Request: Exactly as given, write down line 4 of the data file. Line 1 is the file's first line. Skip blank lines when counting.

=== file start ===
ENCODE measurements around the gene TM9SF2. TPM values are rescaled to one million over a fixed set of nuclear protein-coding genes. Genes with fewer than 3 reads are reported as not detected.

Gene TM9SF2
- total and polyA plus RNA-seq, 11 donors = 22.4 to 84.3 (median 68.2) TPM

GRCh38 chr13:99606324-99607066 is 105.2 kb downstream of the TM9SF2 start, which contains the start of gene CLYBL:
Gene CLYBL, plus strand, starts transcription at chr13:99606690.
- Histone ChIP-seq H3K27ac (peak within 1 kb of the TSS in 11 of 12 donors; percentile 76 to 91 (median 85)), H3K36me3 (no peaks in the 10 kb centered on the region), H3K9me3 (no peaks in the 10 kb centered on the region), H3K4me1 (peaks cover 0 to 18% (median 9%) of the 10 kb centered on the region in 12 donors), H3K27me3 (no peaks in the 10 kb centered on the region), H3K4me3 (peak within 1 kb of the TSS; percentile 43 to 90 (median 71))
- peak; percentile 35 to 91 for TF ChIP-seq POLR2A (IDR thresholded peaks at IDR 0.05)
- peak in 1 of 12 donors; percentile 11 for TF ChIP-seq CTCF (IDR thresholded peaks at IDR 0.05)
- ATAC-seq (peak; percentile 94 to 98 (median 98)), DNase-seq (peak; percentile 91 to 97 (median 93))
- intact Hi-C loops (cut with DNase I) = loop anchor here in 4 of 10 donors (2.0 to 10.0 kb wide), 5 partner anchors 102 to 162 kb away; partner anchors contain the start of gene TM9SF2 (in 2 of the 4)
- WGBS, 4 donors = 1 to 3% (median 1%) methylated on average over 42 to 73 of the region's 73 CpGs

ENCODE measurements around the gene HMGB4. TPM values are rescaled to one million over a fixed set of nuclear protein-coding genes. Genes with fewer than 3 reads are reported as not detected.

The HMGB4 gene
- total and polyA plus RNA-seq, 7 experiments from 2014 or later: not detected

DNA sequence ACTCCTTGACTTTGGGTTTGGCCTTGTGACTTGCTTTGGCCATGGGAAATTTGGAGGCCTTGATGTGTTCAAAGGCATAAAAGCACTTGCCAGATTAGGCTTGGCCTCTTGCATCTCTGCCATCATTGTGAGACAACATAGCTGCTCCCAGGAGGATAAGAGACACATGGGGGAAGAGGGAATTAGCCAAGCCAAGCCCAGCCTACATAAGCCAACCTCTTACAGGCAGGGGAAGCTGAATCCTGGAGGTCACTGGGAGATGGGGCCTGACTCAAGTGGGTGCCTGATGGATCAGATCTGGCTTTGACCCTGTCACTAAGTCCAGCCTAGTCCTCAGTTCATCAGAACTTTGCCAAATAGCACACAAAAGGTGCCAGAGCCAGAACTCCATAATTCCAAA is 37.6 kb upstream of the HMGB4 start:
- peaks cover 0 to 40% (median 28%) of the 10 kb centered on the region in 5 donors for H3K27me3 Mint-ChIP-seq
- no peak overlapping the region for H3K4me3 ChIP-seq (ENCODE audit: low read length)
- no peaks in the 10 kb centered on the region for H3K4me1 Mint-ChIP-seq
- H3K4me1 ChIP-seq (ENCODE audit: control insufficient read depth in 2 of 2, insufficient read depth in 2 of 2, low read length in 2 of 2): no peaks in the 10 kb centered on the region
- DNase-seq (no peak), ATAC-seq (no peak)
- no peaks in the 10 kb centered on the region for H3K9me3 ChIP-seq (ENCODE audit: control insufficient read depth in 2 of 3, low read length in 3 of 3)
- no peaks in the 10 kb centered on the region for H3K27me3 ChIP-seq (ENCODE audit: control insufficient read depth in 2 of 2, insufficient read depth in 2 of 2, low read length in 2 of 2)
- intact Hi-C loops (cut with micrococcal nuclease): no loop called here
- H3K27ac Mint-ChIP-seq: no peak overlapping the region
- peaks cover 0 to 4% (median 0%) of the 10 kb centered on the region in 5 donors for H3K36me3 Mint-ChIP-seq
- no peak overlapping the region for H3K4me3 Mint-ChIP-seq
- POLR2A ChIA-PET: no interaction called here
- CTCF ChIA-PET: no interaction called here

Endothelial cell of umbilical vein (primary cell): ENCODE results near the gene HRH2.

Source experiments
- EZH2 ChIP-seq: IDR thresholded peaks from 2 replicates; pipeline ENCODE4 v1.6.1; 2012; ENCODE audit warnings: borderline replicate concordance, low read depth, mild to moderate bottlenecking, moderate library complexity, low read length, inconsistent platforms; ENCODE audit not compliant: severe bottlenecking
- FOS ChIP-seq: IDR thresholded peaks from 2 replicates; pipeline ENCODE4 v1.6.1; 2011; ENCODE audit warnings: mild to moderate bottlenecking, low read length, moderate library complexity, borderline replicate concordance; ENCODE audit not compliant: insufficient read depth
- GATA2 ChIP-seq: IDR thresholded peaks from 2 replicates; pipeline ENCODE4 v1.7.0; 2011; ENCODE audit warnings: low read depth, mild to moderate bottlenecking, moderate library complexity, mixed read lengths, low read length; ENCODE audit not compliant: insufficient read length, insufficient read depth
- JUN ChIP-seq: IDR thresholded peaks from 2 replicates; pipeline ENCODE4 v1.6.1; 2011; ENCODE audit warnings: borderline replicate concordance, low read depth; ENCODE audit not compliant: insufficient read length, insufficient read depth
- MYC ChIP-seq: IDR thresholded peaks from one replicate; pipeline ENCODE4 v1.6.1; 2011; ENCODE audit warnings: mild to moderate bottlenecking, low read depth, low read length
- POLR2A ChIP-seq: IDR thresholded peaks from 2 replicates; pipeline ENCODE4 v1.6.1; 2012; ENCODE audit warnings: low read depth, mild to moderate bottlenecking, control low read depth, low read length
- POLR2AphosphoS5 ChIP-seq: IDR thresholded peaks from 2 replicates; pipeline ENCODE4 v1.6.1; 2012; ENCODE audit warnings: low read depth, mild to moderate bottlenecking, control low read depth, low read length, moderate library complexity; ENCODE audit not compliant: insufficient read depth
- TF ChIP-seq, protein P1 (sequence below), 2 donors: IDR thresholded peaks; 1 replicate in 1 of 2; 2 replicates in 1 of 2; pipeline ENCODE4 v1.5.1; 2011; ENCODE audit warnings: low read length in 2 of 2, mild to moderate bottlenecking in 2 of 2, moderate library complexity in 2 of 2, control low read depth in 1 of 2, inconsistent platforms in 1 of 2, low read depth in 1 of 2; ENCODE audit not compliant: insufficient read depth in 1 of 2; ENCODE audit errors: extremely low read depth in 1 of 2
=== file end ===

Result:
GRCh38 chr13:99606324-99607066 is 105.2 kb downstream of the TM9SF2 start, which contains the start of gene CLYBL: